Upfront money to draw businesses includes risk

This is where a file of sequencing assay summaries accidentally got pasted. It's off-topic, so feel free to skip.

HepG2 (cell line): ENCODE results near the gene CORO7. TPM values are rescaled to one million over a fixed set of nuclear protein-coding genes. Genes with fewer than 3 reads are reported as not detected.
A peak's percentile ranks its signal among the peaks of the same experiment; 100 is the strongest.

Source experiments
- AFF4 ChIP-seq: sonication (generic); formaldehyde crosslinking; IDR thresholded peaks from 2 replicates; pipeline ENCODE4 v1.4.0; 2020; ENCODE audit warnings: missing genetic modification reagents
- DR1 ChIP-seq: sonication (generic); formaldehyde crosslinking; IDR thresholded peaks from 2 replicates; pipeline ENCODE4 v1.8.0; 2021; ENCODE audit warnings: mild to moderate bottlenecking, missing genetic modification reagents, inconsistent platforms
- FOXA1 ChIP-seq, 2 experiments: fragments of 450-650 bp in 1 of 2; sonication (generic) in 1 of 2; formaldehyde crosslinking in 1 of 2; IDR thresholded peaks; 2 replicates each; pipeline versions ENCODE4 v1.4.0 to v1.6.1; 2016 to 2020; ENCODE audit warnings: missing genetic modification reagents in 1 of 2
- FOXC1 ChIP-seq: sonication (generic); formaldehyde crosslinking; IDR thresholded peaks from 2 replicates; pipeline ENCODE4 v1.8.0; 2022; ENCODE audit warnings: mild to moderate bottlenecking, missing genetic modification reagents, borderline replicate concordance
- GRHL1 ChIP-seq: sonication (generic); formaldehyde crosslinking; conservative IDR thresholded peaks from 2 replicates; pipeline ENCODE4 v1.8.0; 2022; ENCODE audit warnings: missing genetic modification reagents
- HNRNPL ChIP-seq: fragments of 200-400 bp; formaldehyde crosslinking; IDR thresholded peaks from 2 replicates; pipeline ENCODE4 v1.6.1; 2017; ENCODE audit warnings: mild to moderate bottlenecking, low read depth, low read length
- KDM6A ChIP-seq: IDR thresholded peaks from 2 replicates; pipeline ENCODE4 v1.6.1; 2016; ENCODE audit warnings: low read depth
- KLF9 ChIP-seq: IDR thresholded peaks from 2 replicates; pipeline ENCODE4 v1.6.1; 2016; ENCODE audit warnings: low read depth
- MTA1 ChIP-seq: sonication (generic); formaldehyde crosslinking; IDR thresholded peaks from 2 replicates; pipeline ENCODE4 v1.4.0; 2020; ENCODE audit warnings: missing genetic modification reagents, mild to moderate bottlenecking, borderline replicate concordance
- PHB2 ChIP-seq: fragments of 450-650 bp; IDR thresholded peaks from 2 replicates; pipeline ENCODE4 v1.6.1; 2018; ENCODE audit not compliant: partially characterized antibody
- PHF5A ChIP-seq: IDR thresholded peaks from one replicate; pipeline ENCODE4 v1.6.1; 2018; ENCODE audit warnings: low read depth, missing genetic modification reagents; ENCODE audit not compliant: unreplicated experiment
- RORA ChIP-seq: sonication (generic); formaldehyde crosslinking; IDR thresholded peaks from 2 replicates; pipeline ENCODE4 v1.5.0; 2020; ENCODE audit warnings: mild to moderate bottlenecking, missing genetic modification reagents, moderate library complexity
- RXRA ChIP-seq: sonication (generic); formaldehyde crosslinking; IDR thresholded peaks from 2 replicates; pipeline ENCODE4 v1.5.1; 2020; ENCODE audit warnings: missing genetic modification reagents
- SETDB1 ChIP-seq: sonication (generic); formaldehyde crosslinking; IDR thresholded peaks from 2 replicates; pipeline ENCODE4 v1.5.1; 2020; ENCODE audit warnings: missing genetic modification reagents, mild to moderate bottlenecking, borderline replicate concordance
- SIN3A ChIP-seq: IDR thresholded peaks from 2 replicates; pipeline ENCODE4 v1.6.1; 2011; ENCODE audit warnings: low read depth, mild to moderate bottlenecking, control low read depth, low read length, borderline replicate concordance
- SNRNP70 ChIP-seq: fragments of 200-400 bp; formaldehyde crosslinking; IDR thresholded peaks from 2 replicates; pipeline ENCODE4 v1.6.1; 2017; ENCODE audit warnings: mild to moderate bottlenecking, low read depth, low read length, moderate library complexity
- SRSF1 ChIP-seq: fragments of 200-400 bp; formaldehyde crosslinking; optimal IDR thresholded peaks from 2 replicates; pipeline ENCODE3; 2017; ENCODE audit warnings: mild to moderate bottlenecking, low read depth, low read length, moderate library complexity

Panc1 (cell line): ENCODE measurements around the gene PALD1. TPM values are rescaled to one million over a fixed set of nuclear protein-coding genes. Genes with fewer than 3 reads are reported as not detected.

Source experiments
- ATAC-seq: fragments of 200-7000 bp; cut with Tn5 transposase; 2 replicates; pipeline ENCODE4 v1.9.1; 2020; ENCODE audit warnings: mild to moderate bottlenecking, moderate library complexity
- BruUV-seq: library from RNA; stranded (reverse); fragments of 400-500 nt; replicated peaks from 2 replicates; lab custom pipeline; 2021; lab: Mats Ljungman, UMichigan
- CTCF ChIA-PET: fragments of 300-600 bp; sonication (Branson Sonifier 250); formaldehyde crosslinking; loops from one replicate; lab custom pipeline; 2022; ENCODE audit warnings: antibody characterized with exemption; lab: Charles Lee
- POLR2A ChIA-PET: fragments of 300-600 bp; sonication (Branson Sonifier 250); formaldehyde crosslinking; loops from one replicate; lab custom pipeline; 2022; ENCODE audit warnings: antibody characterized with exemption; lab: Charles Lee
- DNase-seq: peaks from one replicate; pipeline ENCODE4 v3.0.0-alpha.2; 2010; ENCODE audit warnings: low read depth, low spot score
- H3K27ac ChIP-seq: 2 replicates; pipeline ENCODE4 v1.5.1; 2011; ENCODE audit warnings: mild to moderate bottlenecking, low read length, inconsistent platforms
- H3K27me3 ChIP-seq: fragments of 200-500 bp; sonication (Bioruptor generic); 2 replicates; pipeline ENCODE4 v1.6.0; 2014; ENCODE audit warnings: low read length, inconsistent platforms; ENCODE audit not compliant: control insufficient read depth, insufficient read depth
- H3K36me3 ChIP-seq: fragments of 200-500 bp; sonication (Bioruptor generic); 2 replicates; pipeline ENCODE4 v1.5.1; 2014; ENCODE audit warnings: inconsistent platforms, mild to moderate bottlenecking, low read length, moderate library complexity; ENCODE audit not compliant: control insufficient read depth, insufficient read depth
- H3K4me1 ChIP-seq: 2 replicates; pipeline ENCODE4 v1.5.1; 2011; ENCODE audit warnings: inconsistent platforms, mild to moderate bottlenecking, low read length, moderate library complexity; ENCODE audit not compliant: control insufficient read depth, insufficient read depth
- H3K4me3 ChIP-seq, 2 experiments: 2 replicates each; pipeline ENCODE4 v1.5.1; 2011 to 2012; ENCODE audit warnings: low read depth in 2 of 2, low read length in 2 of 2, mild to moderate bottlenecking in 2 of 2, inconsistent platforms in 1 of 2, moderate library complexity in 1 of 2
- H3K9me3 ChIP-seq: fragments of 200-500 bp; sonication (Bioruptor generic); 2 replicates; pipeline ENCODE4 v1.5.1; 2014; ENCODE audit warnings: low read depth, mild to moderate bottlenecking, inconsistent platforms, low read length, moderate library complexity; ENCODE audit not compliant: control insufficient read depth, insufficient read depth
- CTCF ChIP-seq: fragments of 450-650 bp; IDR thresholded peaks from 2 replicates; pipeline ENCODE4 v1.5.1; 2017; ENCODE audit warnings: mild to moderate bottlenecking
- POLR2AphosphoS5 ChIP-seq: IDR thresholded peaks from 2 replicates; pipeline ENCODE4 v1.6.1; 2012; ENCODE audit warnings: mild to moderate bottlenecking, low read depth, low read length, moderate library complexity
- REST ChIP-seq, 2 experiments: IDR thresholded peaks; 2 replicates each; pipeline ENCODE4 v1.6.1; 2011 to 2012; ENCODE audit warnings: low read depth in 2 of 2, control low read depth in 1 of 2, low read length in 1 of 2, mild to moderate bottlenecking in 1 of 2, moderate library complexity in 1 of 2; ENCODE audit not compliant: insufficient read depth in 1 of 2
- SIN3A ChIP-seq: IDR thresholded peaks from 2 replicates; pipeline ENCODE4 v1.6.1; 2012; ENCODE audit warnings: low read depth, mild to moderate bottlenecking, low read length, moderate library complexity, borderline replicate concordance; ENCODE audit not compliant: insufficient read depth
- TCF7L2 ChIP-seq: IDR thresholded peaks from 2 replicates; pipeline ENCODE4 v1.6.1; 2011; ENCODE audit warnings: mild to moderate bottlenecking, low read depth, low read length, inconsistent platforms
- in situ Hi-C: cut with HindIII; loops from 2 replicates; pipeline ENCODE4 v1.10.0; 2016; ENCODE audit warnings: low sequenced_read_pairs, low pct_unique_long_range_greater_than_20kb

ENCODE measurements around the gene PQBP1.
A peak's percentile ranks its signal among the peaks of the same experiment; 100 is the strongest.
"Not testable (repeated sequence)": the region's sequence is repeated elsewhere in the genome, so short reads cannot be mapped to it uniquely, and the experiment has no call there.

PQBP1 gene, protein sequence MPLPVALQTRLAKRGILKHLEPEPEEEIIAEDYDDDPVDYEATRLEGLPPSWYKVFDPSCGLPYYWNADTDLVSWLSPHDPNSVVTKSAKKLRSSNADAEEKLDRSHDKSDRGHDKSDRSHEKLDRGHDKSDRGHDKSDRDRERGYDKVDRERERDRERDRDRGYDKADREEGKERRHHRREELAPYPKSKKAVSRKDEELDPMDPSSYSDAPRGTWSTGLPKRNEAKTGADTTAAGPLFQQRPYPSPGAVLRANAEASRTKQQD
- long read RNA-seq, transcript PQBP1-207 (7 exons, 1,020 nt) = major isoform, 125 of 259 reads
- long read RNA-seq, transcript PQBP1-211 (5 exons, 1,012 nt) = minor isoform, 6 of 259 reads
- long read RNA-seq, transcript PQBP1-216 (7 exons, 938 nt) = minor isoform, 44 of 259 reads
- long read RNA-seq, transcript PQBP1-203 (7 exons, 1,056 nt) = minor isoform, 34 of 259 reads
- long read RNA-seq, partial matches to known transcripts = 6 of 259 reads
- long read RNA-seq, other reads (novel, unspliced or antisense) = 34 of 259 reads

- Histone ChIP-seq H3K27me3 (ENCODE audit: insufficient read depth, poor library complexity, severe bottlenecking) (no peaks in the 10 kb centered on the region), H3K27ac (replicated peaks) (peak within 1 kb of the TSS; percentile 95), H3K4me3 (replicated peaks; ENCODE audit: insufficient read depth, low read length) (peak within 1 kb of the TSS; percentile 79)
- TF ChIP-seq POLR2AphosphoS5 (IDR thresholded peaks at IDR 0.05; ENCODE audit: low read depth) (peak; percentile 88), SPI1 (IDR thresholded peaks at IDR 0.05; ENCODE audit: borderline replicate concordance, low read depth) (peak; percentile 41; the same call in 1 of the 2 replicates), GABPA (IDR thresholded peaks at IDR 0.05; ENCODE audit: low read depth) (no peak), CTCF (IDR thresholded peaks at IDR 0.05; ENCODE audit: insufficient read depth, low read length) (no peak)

TAMPA - As the recession raged in 2009, communities lined up to offer Robert Easter big money to land his small manufacturing firm. The biggest offers came from Texas. At least 14 cities in the Lone Star state made offers to attract his business, Easter said, but he moved his plant from California to the sandy shores of Panama City Beach, instead. The lure of the Sunshine State included a $500,000 state check, delivered upfront. Today, Easter's Coast Water Efficient Technology employs only about 30 people. He fell far short of the 160 jobs Florida had required by last December, hampered by the BP oil spill and the recessionCoast Water shows the risks state governments take in handing out incentive money before requiring companies to fulfill their job promises. But even as states see their revenues decline, they keep gambling – pushing one another to spend more and more in a cutthroat competition for jobs. And Coast Water shows why. "If I'd have waited until Texas," Easter said, "they would've paid twice what Florida did. If you don't do something up front, you're going to lose." States, cities and counties for years have offered companies money to lure them from out of state or to encourage expansion. Companies often angle for public subsidies by threatening to leave unless they receive them. Today, the way governments pay is changing. Traditionally, companies could count on tax credits and refunds after they created jobs and built factories. Awarding the money after the fact ensured companies actually fulfilled their promises. But in recent years, state after state is adding upfront cash grants to the mix, often distributing them through new "deal-closing funds." Florida created such a fund, the Quick Action Closing Fund, in 1999 and has been ramping up its use in recent years. Between 2000 and 2006, the state awarded a combined $28 million in cash grants to corporations through this fund. That rocketed to about $199 million from 2007 to 2011, according to the state's chief economic development agency, Enterprise Florida. The state requires companies to hit a few initial milestones before collecting their cash, such as signing a lease or making a significant financial investment in Florida. But most companies receive their cash years before they finish a new factory or create all the jobs they've promised. As one state creates an upfront fund, neighboring states feel pressure to follow suit or risk losing jobs to their neighbors. Texas created its deal-closing fund, the Texas Enterprise Fund, in 2003. Gov. Rick Perry's website says it is now the largest cash-grant program of its kind in the country with $465 million in awards. So Oklahoma got spooked and created its own deal-closing program last year. "There has been talk of doing that for about 10 years, mainly because Texas has one," said Robin Roberts-Krieger, an executive vice president of the Greater Oklahoma City Chamber. Today, as many as 20 states – including South Carolina, North Carolina and Virginia – may have some form of deal-closing fund, two corporate relocation consultants told the Tribune. Companies prefer upfront money because they often spend millions on real estate, equipment and new employees when opening an office somewhere, said Dan Levine, a corporate real estate consultant with MetroCompare in New Jersey. "The climate has gotten such that companies now have leverage to demand that states get sites ready, and that means money," Levine said. Critics say this puts taxpayer dollars at risk because some companies are bound to miss their job-creation and capital investment goals. The Tribune reviewed 82 projects that signed contracts and received money from the Florida Quick Action Closing Fund through June 30, 2011, the most recent information available. At least 36 companies failed to create as many jobs or invest as much capital as they promised or missed their deadlines for doing so. Their contracts require the companies to refund some or all of the money for missing deadlines, but evidence shows Florida officials often amended the companies' contracts to give them more time. Karen Woodall, executive director of the Florida Center for Fiscal and Economic Policy, a liberal advocacy group in Tallahassee, said Florida doesn't have a solid mechanism for recapturing money when companies don't perform. The idea that "we've got to give more tax breaks, we think is problematic," Woodall said. In Orlando, for example, Florida awarded AirTran $3 million to help it build a new complex at Orlando International Airport. The discount airline was required to create 121 new headquarters jobs by December 2011, according to its agreement with the state, as well as retaining 290 existing jobs and investing $6.9 million in its new building. AirTran did retain its existing headquarters jobs, but hasn't added the 121 new positions. Instead, it persuaded Florida to amend its contract to give it a few more years to comply. Even that contract now looks in jeopardy: Southwest Airlines purchased AirTran and plans to consolidate all its headquarters jobs in Dallas, a Southwest spokeswoman said. Government watchdog groups, meantime, complain that states are too secretive about their awards of taxpayer money to corporations. South Carolina may deposit into its deal-closing fund as much as $32 million the state received from a legal settlement with loan servicing companies, which were implicated in fraudulent mortgage practices. A public policy group, the South Carolina Policy Council, can't get an accounting of how economic development leaders use the fund, said Andrea Sepenzis, a policy analyst. The Pew Center on the States gave South Carolina poor grades this year for monitoring and evaluating corporate subsidies when it reviewed all states' incentive policies. "When it comes to trying to figure out where that money goes, we have no idea," Sepenzis said. "Job creation is the watchword in the state right now. And no one is going to question anything going to that purpose." South Carolina's neighbor to the north may do things better, some watchdog groups suggest. The Pew Center and another group that monitors corporate incentives, Good Jobs First, both rank North Carolina high for the accountability and transparency of its incentives. Like Florida, North Carolina has a deal-closing fund that it uses to lure companies to the state. But North Carolina awards most of its money in increments instead of upfront. For example, companies get 25 percent of the money when they create 25 percent of the jobs, said Tim Crowley, a spokesman for that state's Department of Commerce. Even if cash grants put taxpayers at risk, Enterprise Florida considers them "critical to the state's ability to attract projects where Florida is at a significant competitive disadvantage," its 2011 Annual Incentives Report says. Easter, the Panama City Beach manufacturer, pointed back to Texas as a model for Florida. People there have a different attitude toward public investments in companies, reflected in how many Texas cities courted his company. He may have only 30 employees now, but within a few years he may still grow to 300, Easter says. "In Texas, if you lose a few and invest in a few companies, isn't that just capitalism?" he said. "Right now, this whole Northwest Florida is taking a backseat."